But the equivalent operator in T-SQL is the plus sign character. Look at this example:

SELECT col1 + col2  FROM tab;

In SQL Server, we also have the possibility to use the CONCAT function concatenates a list of strings:

SELECT CONCAT(col1, str1, col2, ...)  FROM tab;

We can also repeat one character several times. Standard SQL defines the function REPEAT(str, n) to do this. Transact-SQL provides the REPLICATE function. For example:

SELECT  REPLICATE(str, x);

where x indicates how many times to repeat the string or character.

#9 Inequality Operator

During filtering records in a SELECT statement, sometimes we have to use an inequality operator. Standard SQL defines <> as this operator, while T-SQL allows for both the standard operator and the != operator:

SELECT col3 FROM tab WHERE col1 != col2;
#10 ISNULL Function

In T-SQL, we have the ability to replace NULL values coming from a column using the ISNULL function. This is a function that is specific to T-SQL and is not in the SQL standard.

SELECT ISNULL(col1) FROM tab;
Which Parts of DML Syntax Are Different?

In T-SQL, the basic syntax of DELETE, UPDATE, and INSERT queries is the same as the SQL standard, but differences appear in more advanced queries. Let’s look at them.

#11 OUTPUT Keyword

The OUTPUT keyword occurs in DELETE, UPDATE, and INSERT statements. It is not defined in standard SQL.

Using T-SQL, we can see extra information returned by a query. It returns both old and new values in UPDATE or the values added using INSERT or deleted using DELETE. To see this information, we have to use prefixes in INSERT, UPDATE, and DELETE.

UPDATE tab SET col='new value'
OUTPUT Deleted.col, Inserted.col;

We see the result of changing records with the previous and new values in an updated column. The SQL standard does not support this feature.

#12 Syntax for INSERT INTO ... SELECT

Another structure of an INSERT query is INSERT INTO … SELECT. T-SQL allows you to insert data from another table into a destination table. Look at this query:

INSERT INTO tab SELECT col1,col2,... FROM tab_source;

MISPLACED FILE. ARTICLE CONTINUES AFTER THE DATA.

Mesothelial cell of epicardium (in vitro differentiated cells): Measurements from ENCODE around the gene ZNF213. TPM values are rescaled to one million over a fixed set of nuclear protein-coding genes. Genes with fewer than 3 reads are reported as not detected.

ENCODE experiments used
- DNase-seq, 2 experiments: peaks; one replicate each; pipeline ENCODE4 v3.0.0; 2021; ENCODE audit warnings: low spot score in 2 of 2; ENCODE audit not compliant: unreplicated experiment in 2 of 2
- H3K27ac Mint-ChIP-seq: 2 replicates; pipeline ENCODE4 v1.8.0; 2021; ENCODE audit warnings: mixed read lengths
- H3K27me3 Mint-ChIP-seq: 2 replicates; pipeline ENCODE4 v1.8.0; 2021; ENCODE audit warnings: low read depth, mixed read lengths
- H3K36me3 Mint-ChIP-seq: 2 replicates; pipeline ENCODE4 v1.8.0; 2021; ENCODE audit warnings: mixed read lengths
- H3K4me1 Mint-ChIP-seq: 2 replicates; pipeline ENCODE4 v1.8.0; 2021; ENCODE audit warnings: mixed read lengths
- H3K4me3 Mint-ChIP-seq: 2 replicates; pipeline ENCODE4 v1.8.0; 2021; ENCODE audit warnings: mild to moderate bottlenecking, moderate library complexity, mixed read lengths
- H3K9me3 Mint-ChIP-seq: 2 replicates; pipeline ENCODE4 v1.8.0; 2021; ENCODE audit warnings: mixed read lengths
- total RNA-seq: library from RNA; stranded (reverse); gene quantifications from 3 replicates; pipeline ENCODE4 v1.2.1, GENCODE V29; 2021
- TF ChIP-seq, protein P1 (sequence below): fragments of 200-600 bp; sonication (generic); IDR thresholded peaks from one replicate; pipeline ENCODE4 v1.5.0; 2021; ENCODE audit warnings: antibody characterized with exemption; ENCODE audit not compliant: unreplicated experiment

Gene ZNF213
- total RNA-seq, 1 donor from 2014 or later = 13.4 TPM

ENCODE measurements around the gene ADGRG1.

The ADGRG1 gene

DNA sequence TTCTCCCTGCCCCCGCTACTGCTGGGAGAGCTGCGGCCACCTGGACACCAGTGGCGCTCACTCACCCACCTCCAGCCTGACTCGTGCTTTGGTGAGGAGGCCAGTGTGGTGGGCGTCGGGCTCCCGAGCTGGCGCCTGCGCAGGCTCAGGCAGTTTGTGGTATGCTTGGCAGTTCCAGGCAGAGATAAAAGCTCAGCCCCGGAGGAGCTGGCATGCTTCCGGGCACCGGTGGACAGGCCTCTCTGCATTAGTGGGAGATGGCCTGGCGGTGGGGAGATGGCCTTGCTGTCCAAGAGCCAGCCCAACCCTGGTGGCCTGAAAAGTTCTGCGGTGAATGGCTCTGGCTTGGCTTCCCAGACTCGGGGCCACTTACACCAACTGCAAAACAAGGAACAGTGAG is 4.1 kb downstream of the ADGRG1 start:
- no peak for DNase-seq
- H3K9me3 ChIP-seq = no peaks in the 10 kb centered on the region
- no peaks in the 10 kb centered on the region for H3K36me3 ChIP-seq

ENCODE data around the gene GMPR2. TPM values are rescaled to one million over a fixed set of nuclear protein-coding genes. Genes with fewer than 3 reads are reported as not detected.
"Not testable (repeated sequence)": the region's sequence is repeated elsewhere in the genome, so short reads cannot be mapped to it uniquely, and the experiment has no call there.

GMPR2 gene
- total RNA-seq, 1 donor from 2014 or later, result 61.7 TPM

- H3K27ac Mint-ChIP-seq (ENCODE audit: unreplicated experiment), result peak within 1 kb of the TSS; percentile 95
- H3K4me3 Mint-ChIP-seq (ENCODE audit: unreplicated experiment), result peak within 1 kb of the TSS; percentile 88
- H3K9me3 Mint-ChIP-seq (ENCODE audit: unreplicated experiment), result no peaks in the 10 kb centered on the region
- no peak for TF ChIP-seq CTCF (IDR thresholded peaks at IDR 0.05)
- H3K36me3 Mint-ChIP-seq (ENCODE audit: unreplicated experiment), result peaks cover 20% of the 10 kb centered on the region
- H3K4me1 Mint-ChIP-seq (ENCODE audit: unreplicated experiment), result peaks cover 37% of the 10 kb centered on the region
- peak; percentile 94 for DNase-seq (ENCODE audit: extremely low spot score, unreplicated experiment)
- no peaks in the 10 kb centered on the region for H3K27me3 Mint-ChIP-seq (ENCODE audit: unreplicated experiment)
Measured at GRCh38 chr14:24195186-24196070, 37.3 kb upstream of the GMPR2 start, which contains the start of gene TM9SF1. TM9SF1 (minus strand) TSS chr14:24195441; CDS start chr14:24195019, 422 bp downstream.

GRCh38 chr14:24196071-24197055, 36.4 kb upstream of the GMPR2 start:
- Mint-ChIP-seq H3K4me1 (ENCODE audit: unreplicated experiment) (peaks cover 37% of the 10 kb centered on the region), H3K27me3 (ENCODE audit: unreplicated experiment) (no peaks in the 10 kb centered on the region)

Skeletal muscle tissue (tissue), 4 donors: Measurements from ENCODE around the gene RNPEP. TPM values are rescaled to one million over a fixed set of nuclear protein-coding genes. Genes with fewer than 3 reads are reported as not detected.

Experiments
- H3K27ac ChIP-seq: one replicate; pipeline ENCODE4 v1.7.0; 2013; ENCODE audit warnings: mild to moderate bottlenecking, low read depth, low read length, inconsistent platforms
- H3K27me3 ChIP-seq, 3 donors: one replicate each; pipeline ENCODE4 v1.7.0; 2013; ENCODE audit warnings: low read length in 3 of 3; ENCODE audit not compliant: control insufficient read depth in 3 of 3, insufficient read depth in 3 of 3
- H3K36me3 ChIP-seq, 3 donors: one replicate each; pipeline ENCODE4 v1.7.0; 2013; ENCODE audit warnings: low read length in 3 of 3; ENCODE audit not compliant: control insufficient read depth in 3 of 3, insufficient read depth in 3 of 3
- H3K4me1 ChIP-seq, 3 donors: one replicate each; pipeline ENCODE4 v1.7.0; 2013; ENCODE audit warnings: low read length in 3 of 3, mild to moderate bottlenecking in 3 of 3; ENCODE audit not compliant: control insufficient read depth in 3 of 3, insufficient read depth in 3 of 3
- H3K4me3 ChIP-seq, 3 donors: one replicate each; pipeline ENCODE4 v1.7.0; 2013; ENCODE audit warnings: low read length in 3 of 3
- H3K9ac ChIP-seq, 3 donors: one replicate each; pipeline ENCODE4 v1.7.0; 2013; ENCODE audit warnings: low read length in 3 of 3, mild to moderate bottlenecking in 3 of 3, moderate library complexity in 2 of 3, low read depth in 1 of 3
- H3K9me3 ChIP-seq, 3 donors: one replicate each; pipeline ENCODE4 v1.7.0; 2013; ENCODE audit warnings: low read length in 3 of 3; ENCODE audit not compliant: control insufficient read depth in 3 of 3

It is not a standard feature but a feature characteristic of SQL Server.

#13 FROM Clause in DELETE and UPDATE

SQL Server provides extended syntax of the UPDATE and DELETE with FROM clauses. You can use DELETE with FROM to use the rows from one table to remove corresponding rows in another table by referring to a primary key and a foreign key. Similarly, you can use UPDATE with FROM update rows from one table by referring to the rows of another table using common values (primary key in one table and foreign key in second, e.g. the same city name). Here is an example:

DELETE FROM Book
FROM Author
WHERE Author.Id=Book.AuthorId AND Author.Name IS NULL;

UPDATE Book
SET Book.Price=Book.Price*0.2
FROM Author
WHERE Book.AuthorId=Author.Id AND Author.Id=12;

The SQL standard doesn’t provide this syntax.

#14 INSERT, UPDATE, and DELETE With JOIN

You can also use INSERT, UPDATE, and DELETE using JOIN to connect to another table. An example of this is:

DELETE ItemOrder FROM ItemOrder
JOIN Item ON ItemOrder.ItemId=Item.Id
WHERE YEAR(Item.DeliveredDate) <= 2017;

This feature is not in the SQL standard.

Summary

This article does not cover all the issues about syntax differences between the SQL standard and T-SQL using the MS SQL Server system. However, this guide helps point out some basic features characteristic only of Transact-SQL and what SQL standard syntax isn’t implemented by MS SQL Server.

Thanks for reading. If you liked this post, share it with all of your programming buddies!

Originally published on https://dzone.com